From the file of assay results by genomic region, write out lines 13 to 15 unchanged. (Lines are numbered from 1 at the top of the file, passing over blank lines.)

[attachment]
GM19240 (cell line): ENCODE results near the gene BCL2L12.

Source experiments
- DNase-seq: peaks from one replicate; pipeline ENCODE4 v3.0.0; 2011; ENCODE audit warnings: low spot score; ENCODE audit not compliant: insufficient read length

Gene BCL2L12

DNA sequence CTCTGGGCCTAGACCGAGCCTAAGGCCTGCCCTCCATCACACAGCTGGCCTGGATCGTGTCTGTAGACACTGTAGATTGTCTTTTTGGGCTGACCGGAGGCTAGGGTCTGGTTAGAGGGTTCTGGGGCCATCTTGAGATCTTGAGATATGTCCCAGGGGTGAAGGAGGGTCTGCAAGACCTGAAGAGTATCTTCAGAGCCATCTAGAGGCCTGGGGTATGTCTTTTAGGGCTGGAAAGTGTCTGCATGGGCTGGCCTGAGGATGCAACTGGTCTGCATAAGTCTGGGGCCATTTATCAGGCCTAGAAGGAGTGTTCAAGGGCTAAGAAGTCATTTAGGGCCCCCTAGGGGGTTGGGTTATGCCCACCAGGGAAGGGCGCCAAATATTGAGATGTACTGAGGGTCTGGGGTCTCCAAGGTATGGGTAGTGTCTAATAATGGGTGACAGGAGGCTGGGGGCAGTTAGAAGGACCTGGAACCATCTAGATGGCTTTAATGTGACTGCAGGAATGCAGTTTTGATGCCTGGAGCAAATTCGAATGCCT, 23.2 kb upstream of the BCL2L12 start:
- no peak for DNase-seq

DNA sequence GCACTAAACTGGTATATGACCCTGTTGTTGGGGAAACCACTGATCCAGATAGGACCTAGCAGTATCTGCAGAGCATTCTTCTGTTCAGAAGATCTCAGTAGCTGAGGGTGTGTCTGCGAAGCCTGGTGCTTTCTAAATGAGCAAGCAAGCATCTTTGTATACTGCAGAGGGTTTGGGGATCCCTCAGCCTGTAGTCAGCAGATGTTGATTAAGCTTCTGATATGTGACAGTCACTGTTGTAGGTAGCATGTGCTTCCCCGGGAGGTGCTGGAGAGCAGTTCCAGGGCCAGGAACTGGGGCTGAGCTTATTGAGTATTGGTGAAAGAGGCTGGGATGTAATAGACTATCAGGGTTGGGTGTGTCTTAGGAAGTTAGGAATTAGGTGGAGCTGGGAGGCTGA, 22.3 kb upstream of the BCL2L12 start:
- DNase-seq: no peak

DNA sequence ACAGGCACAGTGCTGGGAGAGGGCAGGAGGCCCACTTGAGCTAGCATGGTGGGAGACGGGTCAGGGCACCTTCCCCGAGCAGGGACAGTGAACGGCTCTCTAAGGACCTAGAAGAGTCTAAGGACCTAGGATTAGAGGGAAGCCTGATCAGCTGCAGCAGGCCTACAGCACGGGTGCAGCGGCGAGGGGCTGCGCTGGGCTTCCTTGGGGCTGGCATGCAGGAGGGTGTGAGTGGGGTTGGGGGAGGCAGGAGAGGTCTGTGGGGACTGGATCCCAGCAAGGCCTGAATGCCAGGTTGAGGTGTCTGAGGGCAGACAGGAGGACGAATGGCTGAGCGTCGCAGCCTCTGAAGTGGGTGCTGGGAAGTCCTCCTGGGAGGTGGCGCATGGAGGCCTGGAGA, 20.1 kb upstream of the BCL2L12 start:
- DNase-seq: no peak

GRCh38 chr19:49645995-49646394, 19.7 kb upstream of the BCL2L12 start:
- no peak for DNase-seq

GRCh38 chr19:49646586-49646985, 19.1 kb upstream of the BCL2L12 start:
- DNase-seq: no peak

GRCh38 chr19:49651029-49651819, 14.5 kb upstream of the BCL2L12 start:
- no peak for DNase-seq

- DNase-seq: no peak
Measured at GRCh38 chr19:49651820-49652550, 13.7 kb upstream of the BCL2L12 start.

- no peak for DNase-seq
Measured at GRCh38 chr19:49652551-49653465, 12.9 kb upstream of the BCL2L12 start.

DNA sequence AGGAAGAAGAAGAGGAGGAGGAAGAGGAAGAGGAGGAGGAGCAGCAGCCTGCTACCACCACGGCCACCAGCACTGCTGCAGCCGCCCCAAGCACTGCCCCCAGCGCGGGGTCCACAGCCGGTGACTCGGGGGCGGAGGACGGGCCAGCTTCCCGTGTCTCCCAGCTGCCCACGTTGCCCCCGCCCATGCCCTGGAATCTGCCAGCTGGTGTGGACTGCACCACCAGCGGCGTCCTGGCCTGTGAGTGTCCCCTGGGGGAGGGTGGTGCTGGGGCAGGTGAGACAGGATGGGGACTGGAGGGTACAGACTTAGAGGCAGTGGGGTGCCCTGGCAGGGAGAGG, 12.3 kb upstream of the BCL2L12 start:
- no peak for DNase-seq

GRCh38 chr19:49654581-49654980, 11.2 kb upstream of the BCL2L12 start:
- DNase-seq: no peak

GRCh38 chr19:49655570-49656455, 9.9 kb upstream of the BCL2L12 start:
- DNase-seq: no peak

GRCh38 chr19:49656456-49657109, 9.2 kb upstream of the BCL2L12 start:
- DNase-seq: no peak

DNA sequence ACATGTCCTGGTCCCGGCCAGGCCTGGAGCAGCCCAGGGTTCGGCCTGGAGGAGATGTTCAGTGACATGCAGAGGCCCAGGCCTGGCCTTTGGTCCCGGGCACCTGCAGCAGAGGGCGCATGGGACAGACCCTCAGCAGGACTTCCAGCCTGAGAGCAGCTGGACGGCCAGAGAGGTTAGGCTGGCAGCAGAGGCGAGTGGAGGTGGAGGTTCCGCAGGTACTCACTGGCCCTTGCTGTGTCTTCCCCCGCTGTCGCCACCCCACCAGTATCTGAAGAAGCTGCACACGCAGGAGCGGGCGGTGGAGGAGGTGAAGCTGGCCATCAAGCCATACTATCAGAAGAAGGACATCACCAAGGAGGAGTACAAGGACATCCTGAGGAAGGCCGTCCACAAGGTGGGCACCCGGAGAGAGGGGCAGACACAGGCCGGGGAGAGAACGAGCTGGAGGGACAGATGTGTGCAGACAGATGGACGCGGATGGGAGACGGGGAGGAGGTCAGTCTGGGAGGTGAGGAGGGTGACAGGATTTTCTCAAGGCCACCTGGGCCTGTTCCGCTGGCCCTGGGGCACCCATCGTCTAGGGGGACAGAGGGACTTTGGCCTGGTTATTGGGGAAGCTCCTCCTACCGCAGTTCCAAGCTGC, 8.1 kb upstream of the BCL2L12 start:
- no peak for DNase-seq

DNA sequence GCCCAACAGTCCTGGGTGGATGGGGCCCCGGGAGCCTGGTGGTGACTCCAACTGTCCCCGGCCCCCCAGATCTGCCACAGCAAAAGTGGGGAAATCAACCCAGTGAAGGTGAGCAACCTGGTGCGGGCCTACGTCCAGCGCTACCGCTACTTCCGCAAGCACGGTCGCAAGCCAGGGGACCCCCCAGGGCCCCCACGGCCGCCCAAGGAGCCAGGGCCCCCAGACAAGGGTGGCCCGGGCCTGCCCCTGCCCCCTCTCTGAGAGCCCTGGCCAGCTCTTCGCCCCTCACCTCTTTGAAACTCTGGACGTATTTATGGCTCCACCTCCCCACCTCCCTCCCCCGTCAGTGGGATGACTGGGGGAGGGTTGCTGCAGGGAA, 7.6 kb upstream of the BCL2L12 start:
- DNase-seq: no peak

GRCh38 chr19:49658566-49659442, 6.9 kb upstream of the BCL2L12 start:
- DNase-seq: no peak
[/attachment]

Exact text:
GRCh38 chr19:49646586-49646985, 19.1 kb upstream of the BCL2L12 start:
- DNase-seq: no peak

GRCh38 chr19:49651029-49651819, 14.5 kb upstream of the BCL2L12 start: